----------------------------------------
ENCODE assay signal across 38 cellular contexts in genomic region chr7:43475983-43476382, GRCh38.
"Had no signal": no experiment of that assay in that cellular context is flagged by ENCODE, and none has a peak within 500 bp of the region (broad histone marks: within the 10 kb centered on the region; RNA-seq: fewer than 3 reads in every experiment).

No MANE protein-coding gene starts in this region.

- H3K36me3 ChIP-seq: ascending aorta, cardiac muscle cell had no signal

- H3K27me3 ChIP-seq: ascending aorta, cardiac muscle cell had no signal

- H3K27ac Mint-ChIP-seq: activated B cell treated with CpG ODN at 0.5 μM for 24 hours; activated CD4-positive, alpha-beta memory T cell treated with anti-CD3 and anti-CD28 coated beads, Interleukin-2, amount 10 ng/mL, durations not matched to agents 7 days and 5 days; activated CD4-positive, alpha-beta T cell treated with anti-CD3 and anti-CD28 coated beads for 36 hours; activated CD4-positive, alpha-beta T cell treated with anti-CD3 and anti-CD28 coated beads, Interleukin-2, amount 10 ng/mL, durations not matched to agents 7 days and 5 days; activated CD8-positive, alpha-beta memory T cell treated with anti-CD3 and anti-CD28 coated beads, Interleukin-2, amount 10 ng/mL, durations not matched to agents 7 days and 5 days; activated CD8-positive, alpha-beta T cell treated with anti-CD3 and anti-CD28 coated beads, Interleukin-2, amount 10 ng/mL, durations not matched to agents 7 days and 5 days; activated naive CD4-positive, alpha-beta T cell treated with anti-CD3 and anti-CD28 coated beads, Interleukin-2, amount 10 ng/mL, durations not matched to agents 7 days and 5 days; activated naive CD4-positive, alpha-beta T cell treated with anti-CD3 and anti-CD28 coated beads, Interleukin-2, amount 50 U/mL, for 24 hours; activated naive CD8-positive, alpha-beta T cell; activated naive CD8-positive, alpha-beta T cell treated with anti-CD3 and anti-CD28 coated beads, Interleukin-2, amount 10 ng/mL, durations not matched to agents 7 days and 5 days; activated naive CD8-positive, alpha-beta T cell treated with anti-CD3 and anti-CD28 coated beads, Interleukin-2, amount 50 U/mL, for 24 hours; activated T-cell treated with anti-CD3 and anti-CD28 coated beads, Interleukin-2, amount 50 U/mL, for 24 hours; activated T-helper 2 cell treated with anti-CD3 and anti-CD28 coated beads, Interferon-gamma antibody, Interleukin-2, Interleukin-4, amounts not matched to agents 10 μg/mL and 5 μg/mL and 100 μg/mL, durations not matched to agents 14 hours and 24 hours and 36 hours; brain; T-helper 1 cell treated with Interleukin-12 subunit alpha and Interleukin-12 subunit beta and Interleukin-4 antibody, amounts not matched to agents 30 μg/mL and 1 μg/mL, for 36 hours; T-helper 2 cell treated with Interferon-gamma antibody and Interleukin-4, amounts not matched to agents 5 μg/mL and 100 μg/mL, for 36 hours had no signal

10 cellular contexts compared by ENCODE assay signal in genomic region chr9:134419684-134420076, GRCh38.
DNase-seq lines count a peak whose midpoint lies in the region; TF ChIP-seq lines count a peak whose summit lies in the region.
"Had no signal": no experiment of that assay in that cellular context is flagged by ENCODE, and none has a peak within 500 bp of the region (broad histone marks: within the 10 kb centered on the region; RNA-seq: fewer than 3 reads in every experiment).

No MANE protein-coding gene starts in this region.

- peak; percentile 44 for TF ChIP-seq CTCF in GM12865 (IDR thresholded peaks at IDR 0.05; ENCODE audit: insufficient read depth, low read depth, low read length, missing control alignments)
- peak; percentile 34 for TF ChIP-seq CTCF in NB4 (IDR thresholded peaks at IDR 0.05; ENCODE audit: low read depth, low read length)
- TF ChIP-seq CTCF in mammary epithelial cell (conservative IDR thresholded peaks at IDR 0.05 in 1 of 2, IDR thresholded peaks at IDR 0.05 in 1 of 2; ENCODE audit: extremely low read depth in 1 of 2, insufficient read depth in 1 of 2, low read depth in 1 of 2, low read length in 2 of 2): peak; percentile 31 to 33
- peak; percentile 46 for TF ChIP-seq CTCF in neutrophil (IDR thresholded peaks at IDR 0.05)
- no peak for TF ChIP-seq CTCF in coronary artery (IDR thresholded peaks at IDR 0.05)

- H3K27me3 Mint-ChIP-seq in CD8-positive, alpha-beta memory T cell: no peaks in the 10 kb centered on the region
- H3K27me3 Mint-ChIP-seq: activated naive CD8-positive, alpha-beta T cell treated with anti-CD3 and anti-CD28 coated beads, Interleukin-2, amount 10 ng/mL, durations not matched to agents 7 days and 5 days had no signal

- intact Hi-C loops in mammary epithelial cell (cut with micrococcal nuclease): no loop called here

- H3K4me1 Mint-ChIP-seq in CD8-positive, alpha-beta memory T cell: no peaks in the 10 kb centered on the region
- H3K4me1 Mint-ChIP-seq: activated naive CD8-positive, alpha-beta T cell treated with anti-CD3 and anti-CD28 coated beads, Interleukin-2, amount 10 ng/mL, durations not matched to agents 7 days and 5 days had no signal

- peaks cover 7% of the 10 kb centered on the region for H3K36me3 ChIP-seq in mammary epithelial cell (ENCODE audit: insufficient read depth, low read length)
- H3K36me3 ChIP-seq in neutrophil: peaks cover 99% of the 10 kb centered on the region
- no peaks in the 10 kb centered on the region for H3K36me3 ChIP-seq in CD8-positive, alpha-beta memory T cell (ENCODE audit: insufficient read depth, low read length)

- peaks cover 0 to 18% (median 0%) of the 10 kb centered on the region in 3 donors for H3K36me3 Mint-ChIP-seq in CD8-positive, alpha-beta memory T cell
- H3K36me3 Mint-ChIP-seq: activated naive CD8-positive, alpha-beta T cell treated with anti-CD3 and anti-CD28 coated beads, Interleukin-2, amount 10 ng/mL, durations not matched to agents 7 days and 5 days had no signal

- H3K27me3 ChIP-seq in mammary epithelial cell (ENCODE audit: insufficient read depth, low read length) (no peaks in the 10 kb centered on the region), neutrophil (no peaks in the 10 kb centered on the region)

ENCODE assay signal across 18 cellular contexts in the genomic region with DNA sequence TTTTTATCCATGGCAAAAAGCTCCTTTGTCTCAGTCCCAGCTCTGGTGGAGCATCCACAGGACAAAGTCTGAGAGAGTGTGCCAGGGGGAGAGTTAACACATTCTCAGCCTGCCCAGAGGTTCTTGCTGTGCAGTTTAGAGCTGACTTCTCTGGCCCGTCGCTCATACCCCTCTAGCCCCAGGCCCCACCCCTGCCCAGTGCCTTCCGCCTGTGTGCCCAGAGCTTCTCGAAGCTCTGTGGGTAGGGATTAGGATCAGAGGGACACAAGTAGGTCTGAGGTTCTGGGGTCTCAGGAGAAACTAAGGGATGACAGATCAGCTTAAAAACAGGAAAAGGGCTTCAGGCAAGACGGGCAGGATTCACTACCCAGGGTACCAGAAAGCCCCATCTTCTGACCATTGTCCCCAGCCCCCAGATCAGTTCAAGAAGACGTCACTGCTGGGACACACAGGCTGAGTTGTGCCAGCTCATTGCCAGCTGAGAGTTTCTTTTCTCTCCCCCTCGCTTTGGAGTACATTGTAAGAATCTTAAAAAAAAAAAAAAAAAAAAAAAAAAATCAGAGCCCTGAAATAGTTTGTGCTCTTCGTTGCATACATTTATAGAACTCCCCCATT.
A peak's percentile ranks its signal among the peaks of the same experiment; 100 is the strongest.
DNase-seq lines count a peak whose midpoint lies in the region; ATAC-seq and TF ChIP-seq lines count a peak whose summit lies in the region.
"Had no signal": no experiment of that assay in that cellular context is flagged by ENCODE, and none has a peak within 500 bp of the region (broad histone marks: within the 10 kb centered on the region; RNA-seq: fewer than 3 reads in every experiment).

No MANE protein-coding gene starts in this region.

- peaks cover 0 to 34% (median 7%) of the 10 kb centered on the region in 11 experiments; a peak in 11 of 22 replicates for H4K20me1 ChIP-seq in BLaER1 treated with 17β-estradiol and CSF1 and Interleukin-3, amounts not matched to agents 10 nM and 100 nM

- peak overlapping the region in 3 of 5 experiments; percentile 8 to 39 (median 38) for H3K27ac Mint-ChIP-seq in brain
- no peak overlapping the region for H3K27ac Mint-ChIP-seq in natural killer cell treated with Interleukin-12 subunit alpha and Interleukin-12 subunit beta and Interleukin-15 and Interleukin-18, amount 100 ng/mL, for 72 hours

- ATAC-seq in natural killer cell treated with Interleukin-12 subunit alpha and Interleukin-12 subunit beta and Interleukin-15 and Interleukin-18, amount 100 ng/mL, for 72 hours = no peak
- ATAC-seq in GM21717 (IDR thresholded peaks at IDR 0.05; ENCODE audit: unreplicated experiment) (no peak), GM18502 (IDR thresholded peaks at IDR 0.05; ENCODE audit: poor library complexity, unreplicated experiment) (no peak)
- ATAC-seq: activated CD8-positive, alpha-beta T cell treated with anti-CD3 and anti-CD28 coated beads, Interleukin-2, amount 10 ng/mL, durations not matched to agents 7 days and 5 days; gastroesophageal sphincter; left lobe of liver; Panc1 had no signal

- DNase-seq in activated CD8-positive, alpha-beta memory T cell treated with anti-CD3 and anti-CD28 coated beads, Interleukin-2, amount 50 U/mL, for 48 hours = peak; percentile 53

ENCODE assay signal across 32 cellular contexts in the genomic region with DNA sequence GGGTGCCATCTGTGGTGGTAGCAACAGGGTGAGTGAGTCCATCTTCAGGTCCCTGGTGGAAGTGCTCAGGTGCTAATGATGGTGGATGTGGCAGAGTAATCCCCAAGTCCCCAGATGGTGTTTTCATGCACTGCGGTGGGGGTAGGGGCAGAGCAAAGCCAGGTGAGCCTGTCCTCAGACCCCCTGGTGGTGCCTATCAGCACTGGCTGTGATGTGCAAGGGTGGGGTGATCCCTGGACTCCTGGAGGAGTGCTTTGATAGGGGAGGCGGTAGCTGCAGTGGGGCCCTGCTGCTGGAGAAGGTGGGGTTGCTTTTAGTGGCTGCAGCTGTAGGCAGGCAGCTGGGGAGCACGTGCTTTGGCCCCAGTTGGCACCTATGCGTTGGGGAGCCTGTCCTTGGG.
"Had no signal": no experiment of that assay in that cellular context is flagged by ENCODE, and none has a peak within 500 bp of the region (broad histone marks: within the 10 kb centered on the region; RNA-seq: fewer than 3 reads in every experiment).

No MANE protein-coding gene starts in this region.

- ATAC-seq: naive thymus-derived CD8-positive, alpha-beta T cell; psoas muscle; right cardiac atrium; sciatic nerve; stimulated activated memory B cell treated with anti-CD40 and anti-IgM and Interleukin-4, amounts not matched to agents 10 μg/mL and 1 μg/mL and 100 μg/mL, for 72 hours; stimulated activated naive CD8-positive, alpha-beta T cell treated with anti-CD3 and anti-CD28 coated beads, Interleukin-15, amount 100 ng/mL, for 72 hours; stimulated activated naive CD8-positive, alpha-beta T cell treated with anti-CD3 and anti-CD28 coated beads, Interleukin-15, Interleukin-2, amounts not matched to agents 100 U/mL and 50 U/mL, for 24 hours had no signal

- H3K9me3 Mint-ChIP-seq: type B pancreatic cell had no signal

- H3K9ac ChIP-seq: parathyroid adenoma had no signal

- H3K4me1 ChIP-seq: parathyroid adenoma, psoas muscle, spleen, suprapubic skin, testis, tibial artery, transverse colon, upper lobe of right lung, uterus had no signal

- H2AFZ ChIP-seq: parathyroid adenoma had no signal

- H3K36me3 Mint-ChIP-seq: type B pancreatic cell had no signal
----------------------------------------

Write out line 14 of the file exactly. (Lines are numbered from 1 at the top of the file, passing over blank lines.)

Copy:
- peak; percentile 46 for TF ChIP-seq CTCF in neutrophil (IDR thresholded peaks at IDR 0.05)